With competition for quality machinists and operators only intensifying, shops cannot afford to spend the time and resources finding them, only to let them to flounder when they arrive. The path of least resistance—“meet your boss, Adam…here’s your station”—may be tempting in a high-paced environment, but it’s not the best solution. That isn’t to say new employees need to be coddled or handled with kid gloves, we’re talking about grown ups and professionals here, but the early days of employment are critical to future success. New machinists grow into their most productive selves when they have a holistic understanding of the business. Knowing the “why” behind what you do empowers them to recognize opportunities for efficiency and elevate potential solutions. Provide them with these tools and experiences as you get them up to speed and the possibilities are endless. Here are nine things you can do to help new machinists and operators thrive at your shop, in their early days and beyond.
Introductions Simple, fast but seriously impactful, walking a new person around the shop and shaking some hands goes a long way toward building relationships. The new guy is much more likely to be greeted with a helping hand than curiosity and skepticism.
A mentor Pairing a seasoned machinist with your newest ones is a powerful way to get team members up to speed. They’ll learn how things work, both in terms of process and equipment, and be able to contribute faster. The longer the relationship is maintained, the more dividends you’ll see.
Direction When a new person comes on board, have a plan for what they’ll work on before they begin. Whether it’s a certain batch you know is coming down the pipeline, or you just want them to shadow your best guy for a week, having it outlined makes life easier on managers and operators alike.
Purpose Providing context for the work you do, the customers you have and the priorities of the business is supremely motivating. It’s especially so for younger workers who are increasingly inspired by meaningful work and less by financial reward.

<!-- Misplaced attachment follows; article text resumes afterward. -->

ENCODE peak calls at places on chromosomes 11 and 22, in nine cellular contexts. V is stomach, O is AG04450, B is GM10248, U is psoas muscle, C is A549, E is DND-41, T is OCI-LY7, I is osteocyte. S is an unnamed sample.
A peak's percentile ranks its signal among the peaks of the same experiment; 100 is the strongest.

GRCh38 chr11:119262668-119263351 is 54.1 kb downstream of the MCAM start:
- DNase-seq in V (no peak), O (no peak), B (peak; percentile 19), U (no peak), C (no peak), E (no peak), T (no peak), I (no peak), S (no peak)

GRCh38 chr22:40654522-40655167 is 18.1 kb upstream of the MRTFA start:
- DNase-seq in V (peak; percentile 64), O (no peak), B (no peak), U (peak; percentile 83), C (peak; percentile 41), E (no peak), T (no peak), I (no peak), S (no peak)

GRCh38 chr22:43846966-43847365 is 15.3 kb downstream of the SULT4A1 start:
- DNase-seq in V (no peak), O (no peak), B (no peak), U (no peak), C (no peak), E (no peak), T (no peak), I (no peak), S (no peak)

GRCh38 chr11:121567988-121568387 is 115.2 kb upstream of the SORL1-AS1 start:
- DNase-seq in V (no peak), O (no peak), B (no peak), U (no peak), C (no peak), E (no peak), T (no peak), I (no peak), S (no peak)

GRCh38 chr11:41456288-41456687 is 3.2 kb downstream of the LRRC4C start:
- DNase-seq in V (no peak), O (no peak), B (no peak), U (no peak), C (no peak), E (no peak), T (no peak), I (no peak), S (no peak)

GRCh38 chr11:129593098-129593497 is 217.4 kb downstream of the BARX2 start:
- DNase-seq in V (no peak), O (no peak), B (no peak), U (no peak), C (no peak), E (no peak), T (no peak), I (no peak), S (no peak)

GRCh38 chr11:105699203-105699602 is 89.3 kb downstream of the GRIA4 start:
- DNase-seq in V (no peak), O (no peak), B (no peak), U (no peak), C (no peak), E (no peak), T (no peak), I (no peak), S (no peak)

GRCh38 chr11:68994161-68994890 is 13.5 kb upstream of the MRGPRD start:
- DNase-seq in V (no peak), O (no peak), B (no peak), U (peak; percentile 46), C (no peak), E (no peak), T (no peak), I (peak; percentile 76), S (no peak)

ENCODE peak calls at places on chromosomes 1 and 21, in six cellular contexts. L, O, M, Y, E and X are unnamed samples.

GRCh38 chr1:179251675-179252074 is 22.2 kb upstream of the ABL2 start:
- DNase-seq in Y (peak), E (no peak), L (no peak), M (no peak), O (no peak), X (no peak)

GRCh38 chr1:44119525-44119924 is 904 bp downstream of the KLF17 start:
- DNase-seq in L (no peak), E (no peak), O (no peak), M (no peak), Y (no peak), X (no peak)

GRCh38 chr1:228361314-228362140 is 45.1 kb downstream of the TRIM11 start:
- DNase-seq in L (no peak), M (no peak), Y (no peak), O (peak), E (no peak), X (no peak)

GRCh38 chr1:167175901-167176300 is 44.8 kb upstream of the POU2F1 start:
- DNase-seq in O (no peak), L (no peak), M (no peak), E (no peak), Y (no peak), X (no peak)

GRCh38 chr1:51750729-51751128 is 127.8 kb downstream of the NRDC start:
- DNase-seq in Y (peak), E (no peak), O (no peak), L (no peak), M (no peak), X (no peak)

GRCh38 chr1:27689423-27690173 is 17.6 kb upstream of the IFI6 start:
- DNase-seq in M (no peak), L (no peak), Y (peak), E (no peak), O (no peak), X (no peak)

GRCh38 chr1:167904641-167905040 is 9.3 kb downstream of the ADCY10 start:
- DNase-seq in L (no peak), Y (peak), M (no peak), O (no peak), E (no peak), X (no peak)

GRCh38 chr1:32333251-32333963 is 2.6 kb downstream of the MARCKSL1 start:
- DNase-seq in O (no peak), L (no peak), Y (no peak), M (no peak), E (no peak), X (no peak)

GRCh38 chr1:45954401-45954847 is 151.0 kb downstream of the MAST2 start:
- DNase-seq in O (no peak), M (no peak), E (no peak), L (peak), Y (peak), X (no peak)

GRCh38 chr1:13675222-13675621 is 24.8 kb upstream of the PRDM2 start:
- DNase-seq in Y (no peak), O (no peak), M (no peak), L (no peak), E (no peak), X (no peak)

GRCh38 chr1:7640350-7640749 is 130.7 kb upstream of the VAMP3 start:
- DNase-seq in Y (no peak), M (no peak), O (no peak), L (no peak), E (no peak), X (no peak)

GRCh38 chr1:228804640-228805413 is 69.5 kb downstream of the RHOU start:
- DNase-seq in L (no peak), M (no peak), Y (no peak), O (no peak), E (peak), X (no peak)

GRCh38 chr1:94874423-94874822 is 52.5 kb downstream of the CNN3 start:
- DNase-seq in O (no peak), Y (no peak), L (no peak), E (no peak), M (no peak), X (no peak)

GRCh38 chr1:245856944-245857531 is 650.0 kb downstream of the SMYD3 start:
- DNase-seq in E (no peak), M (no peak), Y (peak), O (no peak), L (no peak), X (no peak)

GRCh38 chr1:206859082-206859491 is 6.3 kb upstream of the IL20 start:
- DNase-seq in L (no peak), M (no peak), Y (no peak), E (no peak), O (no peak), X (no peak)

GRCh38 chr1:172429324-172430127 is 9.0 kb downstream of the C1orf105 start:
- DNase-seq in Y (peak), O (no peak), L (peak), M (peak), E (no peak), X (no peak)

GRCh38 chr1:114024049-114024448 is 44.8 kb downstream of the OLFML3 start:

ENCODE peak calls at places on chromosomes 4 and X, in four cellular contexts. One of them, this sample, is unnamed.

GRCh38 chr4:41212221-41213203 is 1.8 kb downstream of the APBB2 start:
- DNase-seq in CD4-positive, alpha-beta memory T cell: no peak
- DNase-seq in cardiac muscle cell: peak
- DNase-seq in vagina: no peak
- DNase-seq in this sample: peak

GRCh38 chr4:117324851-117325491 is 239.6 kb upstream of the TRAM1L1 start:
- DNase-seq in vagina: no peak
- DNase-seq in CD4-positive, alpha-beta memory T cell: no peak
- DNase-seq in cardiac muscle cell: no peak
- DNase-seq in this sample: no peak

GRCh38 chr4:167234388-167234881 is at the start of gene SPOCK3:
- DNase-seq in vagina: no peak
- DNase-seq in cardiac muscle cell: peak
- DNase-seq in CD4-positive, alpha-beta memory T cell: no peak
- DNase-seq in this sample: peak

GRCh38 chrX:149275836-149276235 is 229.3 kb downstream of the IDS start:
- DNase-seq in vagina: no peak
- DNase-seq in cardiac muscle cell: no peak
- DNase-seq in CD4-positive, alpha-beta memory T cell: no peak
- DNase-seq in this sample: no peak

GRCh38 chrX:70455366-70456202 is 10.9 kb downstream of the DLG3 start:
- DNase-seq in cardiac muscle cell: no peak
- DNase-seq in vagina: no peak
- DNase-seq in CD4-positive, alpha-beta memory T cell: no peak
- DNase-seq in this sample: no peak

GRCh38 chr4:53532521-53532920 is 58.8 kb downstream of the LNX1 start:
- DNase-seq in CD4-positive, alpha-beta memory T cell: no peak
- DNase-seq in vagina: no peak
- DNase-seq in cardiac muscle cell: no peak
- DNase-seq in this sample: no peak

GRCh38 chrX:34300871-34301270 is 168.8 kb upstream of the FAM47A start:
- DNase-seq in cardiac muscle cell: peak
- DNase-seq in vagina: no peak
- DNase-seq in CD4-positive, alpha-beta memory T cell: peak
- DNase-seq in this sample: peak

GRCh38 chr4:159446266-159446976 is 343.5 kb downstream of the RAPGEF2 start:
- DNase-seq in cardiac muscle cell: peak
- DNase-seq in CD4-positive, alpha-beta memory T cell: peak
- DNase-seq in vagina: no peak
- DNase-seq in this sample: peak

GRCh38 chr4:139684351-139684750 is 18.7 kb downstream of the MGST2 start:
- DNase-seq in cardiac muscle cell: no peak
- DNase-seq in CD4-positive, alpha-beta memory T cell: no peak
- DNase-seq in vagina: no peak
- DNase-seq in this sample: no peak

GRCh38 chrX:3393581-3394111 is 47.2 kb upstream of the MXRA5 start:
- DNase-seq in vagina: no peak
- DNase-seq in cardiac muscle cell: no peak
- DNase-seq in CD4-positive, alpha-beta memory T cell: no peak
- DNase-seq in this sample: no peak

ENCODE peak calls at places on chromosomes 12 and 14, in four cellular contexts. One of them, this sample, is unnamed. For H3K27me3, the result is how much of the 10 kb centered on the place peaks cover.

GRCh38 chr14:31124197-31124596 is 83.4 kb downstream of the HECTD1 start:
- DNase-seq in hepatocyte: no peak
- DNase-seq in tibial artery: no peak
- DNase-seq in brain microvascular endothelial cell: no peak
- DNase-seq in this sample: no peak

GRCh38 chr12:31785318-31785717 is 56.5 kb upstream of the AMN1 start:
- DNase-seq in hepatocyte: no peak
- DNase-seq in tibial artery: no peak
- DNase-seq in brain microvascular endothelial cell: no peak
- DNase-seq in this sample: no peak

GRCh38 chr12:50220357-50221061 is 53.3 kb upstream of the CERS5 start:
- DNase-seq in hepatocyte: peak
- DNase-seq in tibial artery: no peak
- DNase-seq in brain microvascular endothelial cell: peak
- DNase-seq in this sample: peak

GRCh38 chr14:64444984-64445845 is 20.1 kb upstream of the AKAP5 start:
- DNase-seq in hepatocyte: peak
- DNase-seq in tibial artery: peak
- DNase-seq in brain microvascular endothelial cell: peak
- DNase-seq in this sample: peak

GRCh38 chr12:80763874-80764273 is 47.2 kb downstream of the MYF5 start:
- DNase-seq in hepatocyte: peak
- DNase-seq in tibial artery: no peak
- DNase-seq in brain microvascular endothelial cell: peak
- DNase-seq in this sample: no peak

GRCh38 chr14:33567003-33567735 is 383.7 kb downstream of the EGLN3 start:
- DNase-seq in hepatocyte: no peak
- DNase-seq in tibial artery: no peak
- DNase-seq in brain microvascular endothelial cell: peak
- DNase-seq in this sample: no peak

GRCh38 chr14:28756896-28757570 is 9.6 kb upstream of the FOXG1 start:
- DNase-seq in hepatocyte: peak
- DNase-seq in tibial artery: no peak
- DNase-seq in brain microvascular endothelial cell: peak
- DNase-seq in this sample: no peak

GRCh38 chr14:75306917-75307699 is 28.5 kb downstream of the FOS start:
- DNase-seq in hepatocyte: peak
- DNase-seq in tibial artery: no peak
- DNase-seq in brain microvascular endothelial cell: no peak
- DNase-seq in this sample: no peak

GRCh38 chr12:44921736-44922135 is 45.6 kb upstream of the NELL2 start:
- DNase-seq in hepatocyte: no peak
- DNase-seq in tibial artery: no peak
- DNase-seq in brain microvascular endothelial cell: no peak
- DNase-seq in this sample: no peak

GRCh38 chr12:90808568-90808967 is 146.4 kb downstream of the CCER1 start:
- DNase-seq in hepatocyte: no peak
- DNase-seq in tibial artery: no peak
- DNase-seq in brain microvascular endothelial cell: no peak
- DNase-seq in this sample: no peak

Visibility to the shop’s workflow A centralized workflow system not only introduces efficiencies into the operation, but also introduces newcomers to the kind of work, pace and capabilities of the shop. Look to implement tools that not only consolidate workflow management, but also provide transparency.
Quick and easy access to tool and cutting data Joining a new team is daunting enough, but learning a whole new tooling inventory is even more difficult. Having a single digital resource or programming platform with data preloaded makes finding and calculating speeds and feeds easier on everyone, especially new machinists.
Simple programming tools Any new employee is going to feel pressure to perform early. This can lead to mistakes. Programming platforms that are touch-based and highly visual relieve some of that pressure because they are intuitive and have a lower learning curve.
Opportunities away from the machine Programming and setting up in the machine requires intimate knowledge of tooling, machinery and materials. By allowing for new hires to set up, program and model offline, small errors aren’t magnified and they can build confidence. New software solutions and programming tools are enabling this. When the time comes for them to work at the control, they’ll be ready.
Consistency The more tools you can have that work together seamlessly, from cutters to modeling programs, the less a new person has to learn in order to be productive. Presetter, programming tools or verification software—the more of it that can work together, and with the hardware on the floor, the better. In today’s competitive environment, retaining quality employees when you find them is crucial to long-term success. Putting machinists in a situation to succeed early on, with a combination of tools that are easy to learn, low-pressure situations and organized processes demonstrates respect and commitment—just the kind of things that result in happy and loyal employees.